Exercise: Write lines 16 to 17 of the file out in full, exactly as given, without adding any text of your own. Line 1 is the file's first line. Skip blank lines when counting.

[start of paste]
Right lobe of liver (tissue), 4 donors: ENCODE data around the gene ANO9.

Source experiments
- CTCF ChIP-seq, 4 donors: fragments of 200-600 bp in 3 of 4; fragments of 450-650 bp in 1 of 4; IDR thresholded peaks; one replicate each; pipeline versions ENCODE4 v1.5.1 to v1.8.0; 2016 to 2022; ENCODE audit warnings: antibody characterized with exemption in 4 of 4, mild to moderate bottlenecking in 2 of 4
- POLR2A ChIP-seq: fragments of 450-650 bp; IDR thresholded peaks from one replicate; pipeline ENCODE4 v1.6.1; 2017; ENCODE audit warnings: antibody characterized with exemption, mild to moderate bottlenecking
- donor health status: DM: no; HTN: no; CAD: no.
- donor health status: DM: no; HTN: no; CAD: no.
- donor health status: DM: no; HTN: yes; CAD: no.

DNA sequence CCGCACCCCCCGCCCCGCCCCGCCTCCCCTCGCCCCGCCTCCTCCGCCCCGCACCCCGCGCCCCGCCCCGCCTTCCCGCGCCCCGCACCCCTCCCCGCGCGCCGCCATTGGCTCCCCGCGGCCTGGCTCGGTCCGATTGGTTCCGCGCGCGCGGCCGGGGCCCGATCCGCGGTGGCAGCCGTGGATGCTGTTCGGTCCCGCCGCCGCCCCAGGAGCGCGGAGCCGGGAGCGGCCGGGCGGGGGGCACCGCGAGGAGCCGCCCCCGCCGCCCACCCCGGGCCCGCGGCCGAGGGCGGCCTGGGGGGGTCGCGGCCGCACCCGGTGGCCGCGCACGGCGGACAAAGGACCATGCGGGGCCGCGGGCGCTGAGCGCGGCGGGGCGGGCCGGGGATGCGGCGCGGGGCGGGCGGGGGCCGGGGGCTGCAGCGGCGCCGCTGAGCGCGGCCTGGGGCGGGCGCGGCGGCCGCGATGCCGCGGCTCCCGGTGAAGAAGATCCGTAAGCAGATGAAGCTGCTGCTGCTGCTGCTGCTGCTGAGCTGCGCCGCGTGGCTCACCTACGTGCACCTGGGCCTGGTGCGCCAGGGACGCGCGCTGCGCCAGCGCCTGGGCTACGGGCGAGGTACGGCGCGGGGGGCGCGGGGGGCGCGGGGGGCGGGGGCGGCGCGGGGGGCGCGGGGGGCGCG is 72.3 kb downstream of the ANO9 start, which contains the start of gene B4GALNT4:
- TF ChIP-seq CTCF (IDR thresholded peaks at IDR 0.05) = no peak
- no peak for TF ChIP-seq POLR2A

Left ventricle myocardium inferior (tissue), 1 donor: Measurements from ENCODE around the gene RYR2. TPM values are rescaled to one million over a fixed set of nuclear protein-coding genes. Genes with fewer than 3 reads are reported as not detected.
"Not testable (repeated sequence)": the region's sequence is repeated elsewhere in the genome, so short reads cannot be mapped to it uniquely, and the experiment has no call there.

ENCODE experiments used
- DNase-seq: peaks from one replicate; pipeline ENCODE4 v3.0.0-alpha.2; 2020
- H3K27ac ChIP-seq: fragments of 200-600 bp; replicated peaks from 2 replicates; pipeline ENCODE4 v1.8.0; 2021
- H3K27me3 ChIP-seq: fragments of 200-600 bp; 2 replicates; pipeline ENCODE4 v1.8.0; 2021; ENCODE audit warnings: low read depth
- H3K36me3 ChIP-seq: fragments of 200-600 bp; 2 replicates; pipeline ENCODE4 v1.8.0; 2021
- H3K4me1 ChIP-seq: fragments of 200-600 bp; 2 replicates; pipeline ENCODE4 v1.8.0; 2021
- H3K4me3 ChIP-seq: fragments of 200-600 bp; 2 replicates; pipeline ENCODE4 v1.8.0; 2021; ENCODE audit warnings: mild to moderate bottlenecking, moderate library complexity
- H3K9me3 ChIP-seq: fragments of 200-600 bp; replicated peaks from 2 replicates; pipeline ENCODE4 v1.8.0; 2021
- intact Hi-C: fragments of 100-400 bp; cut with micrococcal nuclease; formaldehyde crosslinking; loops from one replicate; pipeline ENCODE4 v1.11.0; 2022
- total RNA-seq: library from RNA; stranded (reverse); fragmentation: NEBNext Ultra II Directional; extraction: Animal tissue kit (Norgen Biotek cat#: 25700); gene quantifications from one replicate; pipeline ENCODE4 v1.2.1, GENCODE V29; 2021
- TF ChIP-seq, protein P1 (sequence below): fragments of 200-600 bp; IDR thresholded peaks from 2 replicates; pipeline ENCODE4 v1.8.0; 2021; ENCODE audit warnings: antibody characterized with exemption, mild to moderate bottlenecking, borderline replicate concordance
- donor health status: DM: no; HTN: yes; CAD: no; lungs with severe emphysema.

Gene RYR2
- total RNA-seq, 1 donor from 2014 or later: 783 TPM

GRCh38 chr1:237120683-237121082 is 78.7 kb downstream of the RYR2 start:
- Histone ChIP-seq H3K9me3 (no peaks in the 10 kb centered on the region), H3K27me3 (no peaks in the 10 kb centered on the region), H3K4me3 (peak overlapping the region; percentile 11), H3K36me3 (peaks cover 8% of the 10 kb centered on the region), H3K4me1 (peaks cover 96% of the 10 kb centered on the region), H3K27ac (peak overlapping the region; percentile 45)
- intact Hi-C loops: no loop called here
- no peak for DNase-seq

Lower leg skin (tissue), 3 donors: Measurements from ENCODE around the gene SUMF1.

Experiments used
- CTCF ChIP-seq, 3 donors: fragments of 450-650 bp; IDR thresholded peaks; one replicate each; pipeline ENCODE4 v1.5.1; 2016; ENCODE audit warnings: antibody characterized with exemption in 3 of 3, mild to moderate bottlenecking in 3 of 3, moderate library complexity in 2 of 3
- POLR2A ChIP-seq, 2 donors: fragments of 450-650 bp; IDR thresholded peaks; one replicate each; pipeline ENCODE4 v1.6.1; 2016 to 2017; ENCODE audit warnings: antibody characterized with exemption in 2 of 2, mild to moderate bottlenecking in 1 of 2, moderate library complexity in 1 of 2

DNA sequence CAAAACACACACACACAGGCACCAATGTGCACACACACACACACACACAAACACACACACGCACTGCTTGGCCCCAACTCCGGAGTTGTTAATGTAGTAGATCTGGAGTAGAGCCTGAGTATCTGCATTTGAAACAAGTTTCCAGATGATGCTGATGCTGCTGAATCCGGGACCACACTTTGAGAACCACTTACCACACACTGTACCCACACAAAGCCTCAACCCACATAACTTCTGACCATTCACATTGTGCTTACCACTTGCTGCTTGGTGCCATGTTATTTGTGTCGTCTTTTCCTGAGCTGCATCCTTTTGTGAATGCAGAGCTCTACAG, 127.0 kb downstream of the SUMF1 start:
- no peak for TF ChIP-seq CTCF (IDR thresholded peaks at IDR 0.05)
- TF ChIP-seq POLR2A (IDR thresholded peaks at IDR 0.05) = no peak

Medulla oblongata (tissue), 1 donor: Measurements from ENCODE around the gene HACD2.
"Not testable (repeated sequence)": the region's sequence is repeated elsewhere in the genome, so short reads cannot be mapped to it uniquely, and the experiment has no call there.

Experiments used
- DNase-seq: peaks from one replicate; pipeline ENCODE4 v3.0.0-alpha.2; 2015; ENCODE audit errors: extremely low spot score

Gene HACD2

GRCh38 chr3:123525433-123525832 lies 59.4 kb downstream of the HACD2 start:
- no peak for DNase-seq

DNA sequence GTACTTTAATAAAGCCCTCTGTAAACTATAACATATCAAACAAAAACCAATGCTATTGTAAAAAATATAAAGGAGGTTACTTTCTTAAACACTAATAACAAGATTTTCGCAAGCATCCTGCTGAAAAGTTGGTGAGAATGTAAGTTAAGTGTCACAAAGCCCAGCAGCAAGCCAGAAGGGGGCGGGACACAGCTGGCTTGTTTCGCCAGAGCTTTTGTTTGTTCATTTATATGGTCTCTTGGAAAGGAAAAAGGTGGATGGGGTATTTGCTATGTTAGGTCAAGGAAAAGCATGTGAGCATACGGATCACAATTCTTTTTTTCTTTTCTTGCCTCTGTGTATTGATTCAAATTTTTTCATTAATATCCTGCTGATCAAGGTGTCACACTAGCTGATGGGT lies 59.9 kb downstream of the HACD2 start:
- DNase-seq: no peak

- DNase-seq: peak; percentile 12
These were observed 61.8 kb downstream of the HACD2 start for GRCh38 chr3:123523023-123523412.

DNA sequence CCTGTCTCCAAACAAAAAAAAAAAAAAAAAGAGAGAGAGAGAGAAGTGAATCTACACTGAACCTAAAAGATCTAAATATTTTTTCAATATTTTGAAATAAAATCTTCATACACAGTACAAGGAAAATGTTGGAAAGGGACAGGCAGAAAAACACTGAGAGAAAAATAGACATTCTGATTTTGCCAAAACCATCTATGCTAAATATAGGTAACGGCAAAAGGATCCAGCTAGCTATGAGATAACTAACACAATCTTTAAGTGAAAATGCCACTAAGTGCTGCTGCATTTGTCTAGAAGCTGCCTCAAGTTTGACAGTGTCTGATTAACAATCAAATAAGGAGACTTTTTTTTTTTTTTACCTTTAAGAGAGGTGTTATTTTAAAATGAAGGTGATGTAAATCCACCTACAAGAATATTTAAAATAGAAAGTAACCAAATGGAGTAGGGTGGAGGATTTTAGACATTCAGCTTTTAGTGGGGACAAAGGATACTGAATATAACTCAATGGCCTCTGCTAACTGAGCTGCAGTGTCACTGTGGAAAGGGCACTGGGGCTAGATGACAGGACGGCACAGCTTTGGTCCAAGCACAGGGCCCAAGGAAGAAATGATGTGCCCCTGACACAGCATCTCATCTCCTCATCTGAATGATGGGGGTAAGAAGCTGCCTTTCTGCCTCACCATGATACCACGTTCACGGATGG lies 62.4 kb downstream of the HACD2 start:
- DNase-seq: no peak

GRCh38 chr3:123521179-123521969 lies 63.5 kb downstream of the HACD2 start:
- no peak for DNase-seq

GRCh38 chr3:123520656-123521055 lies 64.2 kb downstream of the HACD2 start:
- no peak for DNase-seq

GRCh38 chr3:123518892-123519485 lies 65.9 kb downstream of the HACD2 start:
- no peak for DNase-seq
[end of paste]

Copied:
- H3K27me3 ChIP-seq: fragments of 200-600 bp; 2 replicates; pipeline ENCODE4 v1.8.0; 2021; ENCODE audit warnings: low read depth
- H3K36me3 ChIP-seq: fragments of 200-600 bp; 2 replicates; pipeline ENCODE4 v1.8.0; 2021